Jewish Heritage Report
Vol. I, Nos. 3-4 / Winter 1997-98
Portrait Exhibition at Jewish Museum, New York
American Jewish Portrait Exhibition at Jewish Museum, New York
The most remarkable thing about the 87 portraits of prosperous American Jews recently on view at the Jewish Museum in New York in Facing the New World: Jewish Portraits in Colonial and Federal America, is that there is nothing in any of the portraits to indicate that the sitters are, indeed, Jewish. The works - often by the finest artists of the colonies and young Republic - were painted between 1700 and the 1830s and show a cross section of the small, elite, mostly Sephardic American Jewish community. Curator Richard Brilliant, better known for his insightful publications on ancient Roman portraiture, makes a case for the use of the portrait by Colonial Jews as a means of expressing their status, but also their assimilation into the egalitarian society of early America. There are no Jewish insignia, no Hebrew inscriptions, no religious suggestions in any of these works, but one would be wrong to think that religion was meaningless or insignificant to the sitters. In other aspects of their lives these same men and women -- they are the ones described in Stephen Birmingham's 1971 bestseller, The Grandees (considered too general to be included in the bibliography?) -- were founders of America's earliest congregations: Shearith Israel, Mikveh Israel, etc.. But in these portraits, religion is put aside in favor of social respectability.
The Jewish Museum exhibit allowed the viewer to come face to face with some of the most notable Jewish personages of early American history such as Rebecca Gratz, Harmon Henricks, Mordacai Manuel Noah and Major Mordacai Myers. For those who value Jewish monuments, two of the individuals included have special meaning - Commadore Uriah Phillips Levy and Abraham Touro. Levy is one of the founders of historic preservation in the United States, and is credited with saving Thomas Jefferson's estate, Monticello. Touro set an example (too rarely followed) for synagogue founders and their descendants, by leaving an endowment for upkeep and repairs in perpetuity for the Touro Synagogue in Newport, Rhode Island. Due to his foresight, the synagogue still stands.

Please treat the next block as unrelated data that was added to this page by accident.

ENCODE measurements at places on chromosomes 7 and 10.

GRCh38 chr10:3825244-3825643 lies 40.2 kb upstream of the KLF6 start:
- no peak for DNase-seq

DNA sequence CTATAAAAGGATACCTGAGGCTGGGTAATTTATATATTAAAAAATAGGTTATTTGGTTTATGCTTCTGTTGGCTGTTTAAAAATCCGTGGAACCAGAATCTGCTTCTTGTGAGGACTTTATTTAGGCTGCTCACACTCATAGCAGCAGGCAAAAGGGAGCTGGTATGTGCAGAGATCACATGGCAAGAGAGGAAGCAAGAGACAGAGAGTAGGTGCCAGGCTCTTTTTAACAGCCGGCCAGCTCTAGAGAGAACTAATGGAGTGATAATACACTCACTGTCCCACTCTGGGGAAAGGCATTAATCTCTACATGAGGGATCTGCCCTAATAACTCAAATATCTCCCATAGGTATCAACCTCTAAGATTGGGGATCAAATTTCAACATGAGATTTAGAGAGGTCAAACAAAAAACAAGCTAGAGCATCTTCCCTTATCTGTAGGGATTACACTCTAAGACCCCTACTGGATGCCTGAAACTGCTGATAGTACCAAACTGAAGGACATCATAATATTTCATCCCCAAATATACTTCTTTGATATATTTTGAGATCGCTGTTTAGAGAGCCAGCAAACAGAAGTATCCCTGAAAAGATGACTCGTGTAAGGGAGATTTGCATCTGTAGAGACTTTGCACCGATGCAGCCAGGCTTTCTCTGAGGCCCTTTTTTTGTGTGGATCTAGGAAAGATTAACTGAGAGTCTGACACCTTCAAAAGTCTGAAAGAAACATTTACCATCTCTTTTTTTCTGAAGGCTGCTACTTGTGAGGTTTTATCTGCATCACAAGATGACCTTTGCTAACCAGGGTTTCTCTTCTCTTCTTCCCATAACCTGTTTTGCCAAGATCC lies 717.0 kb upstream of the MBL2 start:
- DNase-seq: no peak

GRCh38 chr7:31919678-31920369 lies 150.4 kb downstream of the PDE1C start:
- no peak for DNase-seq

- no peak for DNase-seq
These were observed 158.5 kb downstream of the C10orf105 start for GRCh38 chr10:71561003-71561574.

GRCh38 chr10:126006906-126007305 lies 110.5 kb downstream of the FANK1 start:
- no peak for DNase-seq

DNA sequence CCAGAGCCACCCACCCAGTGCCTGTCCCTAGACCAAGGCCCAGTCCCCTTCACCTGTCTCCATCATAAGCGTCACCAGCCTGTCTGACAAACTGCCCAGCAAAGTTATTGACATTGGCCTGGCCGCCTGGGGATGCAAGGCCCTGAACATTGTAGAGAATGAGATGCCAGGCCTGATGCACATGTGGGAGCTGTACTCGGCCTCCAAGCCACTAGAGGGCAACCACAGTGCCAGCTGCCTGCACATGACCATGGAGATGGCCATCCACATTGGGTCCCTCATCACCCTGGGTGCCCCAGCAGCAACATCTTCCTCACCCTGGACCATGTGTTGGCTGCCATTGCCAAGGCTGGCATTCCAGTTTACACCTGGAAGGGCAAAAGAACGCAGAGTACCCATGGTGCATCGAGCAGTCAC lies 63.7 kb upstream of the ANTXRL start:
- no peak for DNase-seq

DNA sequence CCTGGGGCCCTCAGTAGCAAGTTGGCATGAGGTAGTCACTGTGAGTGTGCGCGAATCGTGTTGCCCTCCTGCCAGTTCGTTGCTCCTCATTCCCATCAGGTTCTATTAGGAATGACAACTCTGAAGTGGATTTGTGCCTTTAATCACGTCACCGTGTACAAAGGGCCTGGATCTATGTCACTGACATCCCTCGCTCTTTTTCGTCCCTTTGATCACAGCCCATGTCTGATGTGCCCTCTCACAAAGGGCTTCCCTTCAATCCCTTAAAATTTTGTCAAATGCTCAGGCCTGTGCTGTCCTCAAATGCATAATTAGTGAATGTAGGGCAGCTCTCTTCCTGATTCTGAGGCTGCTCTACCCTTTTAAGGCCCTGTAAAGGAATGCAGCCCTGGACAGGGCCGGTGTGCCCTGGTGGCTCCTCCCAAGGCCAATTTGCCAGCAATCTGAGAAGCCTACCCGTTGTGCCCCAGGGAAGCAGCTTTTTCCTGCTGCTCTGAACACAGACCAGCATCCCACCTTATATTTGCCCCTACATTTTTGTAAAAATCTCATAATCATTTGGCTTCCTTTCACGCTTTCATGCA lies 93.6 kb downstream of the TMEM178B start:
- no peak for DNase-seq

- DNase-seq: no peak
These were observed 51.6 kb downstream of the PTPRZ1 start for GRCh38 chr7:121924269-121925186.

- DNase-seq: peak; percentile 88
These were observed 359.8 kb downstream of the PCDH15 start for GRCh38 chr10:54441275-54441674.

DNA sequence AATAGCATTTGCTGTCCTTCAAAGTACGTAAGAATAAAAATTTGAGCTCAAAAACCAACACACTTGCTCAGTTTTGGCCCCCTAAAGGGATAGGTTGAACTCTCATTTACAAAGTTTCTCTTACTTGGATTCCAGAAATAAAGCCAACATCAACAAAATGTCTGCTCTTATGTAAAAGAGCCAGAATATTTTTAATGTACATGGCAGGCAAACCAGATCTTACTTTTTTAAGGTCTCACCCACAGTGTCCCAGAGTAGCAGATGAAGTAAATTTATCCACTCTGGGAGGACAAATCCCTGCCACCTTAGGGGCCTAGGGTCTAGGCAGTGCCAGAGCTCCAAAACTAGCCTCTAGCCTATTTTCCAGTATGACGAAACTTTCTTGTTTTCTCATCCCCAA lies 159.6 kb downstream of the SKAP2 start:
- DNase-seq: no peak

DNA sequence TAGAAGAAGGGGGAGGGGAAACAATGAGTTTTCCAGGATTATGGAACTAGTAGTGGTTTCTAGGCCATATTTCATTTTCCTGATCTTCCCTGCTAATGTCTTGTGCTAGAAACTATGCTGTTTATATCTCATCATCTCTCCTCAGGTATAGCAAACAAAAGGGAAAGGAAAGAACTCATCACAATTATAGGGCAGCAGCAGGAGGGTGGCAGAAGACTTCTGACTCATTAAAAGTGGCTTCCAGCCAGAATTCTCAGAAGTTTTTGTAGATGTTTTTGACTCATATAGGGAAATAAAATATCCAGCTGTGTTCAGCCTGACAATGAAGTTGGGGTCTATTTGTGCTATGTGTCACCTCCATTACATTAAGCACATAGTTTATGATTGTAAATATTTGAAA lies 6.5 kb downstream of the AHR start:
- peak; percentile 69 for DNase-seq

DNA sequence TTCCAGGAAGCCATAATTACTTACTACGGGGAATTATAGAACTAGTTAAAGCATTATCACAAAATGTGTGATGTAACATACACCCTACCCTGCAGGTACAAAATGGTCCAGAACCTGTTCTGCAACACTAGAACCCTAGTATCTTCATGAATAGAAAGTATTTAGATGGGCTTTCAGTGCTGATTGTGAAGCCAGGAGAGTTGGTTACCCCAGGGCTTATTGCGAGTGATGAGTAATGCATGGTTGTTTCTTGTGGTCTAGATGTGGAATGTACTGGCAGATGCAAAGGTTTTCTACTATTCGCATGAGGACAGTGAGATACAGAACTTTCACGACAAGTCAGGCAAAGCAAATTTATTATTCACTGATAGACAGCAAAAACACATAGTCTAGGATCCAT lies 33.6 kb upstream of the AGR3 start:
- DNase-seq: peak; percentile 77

Some of the early portraits retain stylistic elements of Italian and Spanish Baroque painting. One thinks of the life-size portrait of bewigged Yoseph de Yitzhak Barukh Caravalho from Venice, painted in 1697, or the portrait of one of England's founding Sephardim, Dr. Fernando Mendes (1647-1724). The American portraits, however, are mostly more severe, reflecting northern European taste, and particularly the portrait tradition of Holland and England. There too, Jews often commissioned portraits from prominent artists such as Rembrandt (Dr. Ephraim Hezekiah Bueno) and Gainsborough (Dr. Isaac Henrique Sequeira). Rarely, except in the cases of engraved frontispiece portraits of (often religious) authors, were indications of the sitter's religion included.
This collection of American Jewish portraits contains works by many leading artists, with more than a few by John Wesley Jarvis, Gilbert Stuart, and Thomas Sully. The choice of the artist as much as the demeanor and accouterments of the sitter demonstrate the extent (or desire) of Jewish entry into early American society.
Facing the New World was accompanied by the publication of an elegant well-illustrated catalogue, published for the Jewish Museum by Prestel (ISBN 3-7913-1863-2). It is informative about the subjects and the artists without being long-winded. Richard Brilliant and Ellen Smith have contributed stimulating essays to this Who's Who of American Jews.
- Samuel Gruber
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